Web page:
News / Middle East

Border Traders Hit Hard by Syrian Sanctions, Violence

Henry Ridgwell

The government crackdown in Syria is having economic reverberations across the region. In addition to sanctions imposed on Syria, many transport firms are finding it too risky to enter Syria. That's having consequences on traders on both sides of the frontier.

At the Cilvegozu border crossing in Turkey, the trickle of trucks, cars and people coming from Syria bear testament to the violence beyond the frontier. The latest arrivals are two cars bearing Saudi Arabian license plates. The doors and windows are ridden with bullet holes.

The Turkish occupants had been travelling back to their jobs in Saudi when they came under attack just a few kilometers into Syria. One of the drivers, Nesim Zeytinci describes what happened.

“We were driving in Syria," he said. "As we went over a bridge, we were attacked by some gunmen but we don’t know who they were. We sped off for around 500 meters under fire, then we turned off into a local neighborhood and the people there helped us. An ambulance came to take the injured passenger to hospital.”

There is now a permanent queue of trucks waiting on the Turkish side; drivers say sometimes it stretches 10 kilometers. Transport firms are increasingly wary of sending people and cargo into Syria.

“There is no security and the latest information we have is that on the Syrian side of the border they don’t give you your paperwork," said Mehmet Eski, who is supposed to be delivering drilling pipes to Dubai. "We were here waiting for a couple of days for our Saudi visas, we finally got those but now there is no security in Syria so we cannot go. Last night in the news,” he added, “the Foreign Minister and governor of Antakya warned people not to go to Syria unless they really have to.”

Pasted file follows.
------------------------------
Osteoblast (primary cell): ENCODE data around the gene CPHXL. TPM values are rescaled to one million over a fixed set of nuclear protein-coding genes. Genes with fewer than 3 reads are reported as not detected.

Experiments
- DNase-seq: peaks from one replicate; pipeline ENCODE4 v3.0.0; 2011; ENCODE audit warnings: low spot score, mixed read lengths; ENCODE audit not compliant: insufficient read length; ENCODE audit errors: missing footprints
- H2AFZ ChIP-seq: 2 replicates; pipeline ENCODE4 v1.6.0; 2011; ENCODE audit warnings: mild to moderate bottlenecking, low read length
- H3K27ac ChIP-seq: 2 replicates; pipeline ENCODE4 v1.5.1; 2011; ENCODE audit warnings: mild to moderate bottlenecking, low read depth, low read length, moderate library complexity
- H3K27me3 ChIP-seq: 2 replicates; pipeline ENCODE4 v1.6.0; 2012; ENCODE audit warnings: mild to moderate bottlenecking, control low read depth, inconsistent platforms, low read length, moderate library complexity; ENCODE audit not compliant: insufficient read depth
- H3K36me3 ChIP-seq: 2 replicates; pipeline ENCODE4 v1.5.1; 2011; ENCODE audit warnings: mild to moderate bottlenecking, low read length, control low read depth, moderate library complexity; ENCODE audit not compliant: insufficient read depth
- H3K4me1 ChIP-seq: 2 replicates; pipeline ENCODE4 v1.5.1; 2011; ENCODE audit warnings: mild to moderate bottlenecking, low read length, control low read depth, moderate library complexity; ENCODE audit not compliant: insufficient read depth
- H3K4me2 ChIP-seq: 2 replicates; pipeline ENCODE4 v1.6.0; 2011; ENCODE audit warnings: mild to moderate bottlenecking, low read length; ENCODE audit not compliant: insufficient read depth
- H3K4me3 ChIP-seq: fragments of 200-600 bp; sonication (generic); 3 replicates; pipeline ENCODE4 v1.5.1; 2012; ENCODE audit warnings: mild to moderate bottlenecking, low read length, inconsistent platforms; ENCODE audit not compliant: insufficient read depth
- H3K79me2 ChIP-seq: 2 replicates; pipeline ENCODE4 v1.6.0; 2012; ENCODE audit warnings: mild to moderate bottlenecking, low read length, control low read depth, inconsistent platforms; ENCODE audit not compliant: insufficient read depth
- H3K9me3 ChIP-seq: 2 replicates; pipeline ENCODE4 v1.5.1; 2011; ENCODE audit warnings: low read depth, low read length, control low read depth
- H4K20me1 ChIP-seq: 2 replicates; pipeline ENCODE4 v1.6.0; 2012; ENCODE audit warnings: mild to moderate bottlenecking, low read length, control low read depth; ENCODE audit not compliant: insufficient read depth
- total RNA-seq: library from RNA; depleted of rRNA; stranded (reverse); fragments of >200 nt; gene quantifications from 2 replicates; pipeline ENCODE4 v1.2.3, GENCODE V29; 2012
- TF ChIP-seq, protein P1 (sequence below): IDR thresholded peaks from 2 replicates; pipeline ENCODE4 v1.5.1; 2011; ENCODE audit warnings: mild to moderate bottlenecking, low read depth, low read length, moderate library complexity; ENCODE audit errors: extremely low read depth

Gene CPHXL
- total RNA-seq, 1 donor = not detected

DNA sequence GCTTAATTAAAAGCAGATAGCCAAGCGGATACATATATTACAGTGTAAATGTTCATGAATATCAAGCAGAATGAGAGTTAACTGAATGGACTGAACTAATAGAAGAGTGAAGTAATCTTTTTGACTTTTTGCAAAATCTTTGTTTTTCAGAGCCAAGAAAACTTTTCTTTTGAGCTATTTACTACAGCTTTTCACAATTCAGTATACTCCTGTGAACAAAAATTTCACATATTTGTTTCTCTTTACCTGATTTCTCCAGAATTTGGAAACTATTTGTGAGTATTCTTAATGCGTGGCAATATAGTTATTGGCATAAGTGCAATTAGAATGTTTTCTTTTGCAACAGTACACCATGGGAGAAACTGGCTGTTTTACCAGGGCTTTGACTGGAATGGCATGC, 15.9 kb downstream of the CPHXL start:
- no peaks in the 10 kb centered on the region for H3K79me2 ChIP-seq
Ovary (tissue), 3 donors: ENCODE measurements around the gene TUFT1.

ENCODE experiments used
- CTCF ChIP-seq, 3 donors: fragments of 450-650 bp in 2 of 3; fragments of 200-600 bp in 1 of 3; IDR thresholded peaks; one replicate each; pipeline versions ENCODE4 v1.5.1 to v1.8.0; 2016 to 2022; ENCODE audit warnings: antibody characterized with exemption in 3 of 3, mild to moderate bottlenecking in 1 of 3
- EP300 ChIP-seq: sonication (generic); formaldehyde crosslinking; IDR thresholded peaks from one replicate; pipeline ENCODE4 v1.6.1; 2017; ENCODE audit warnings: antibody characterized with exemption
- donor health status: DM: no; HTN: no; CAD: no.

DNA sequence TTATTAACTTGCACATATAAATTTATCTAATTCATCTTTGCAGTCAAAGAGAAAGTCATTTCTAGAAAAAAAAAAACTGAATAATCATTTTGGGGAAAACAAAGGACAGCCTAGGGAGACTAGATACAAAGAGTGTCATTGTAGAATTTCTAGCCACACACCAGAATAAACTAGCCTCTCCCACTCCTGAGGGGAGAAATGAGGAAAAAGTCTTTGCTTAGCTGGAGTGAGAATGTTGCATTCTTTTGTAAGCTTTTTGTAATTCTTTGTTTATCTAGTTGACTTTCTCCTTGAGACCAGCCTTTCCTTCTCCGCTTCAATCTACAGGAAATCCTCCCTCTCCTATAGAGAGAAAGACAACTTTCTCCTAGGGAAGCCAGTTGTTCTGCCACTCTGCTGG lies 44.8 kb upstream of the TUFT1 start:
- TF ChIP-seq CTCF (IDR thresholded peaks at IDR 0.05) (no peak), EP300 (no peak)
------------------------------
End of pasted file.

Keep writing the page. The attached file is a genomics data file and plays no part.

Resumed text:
Eski’s transport company decided to re-route the shipment via Iraq - a much longer route and not without its own dangers.

But it’s not just the violence that’s hitting trade.

Turkey has imposed financial and travel sanctions on the Syrian government. The U.S. and the European Union are tightening their economic sanctions on Syrian banks and oil firms

But questions remain over their effectiveness, says London-based analyst Shashank Joshi of Royal United Services Institute.

“If the Arab League imposes very harsh sanctions, with the U.N. or by itself, would they be policed? We know Syria’s borders with Turkey, Lebanon, Jordan, Iraq are long and porous, it’s very hard to police sanctions," said Joshi. "Just like we saw in the 1990's with Iraq, would oil embargoes or restrictions on goods really be effective, can we stop stuff coming in and out of Syria?”

Effective or not, Joshi says sanctions are the option of choice for keeping international pressure on the Syrian government. That leaves commerce in limbo with world powers lacking an appetite for military intervention as violence inside Syria worsens.

Join the conversation on our social journalism site - Middle East Voices. Follow our Middle East reports on Twitter and discuss them on our Facebook page.

You May Like

Republican Majority in Congress Off to Rough Start

Standoff over Homeland Security funding exposes philosophical, tactical problems within party More

Pakistan Blocks Baloch Activist from US Trip

Human Rights Commission of Pakistan slams Islamabad officials for stopping people from leaving country to attend human rights conference More

Video Muslims Long Thrived in North Carolina Before Students Killed

Idyll shattered February 10, when three Muslim university students living in Chapel Hill were gunned down by a neighbor More

This forum has been closed.
Comments
     
There are no comments in this forum. Be first and add one

Featured Videos

Your JavaScript is turned off or you have an old version of Adobe's Flash Player. Get the latest Flash player.
Muslims Long Thrived in N Carolina Before Slaying of 3 Studentsi
X
Jerome Socolovsky
March 05, 2015 9:04 PM
The killings of three Muslim students in North Carolina early last month came as Muslims across the United States have felt under siege, partly as a result of terrorist attacks being committed internationally in the name of their faith. But Muslims have long thrived in university cities in this part of the American South. VOA's Jerome Socolovsky reports.
Video

Video Muslims Long Thrived in N Carolina Before Slaying of 3 Students

The killings of three Muslim students in North Carolina early last month came as Muslims across the United States have felt under siege, partly as a result of terrorist attacks being committed internationally in the name of their faith. But Muslims have long thrived in university cities in this part of the American South. VOA's Jerome Socolovsky reports.